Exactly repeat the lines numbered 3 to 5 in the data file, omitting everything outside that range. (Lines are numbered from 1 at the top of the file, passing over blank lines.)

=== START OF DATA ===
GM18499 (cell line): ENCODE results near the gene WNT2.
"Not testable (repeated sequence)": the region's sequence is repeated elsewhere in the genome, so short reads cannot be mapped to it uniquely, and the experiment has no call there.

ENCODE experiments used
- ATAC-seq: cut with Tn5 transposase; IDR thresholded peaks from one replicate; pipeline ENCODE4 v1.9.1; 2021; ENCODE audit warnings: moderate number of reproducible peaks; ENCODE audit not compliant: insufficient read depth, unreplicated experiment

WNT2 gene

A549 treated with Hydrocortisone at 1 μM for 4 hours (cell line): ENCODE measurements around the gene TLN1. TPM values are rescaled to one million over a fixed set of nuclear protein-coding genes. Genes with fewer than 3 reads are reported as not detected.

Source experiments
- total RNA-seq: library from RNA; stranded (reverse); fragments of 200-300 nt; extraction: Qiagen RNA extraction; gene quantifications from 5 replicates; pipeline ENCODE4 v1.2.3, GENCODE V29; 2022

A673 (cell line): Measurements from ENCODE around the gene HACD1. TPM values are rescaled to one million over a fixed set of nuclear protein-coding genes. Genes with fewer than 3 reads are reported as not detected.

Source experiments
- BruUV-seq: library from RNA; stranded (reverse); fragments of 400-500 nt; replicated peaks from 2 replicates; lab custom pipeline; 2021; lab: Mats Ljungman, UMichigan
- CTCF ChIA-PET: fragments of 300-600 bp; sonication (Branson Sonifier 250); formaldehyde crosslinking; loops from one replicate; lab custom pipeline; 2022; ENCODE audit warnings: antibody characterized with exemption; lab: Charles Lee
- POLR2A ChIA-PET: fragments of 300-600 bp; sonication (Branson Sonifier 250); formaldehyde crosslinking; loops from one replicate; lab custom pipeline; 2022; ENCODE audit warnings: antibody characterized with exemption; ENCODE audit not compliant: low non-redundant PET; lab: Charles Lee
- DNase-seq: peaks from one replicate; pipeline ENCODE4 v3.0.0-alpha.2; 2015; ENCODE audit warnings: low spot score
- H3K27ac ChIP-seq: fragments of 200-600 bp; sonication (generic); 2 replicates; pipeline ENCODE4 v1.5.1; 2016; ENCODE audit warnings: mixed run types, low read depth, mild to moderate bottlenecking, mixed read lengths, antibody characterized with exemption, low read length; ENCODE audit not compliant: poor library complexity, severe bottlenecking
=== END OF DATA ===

ENCODE experiments used
- ATAC-seq: cut with Tn5 transposase; IDR thresholded peaks from one replicate; pipeline ENCODE4 v1.9.1; 2021; ENCODE audit warnings: moderate number of reproducible peaks; ENCODE audit not compliant: insufficient read depth, unreplicated experiment

WNT2 gene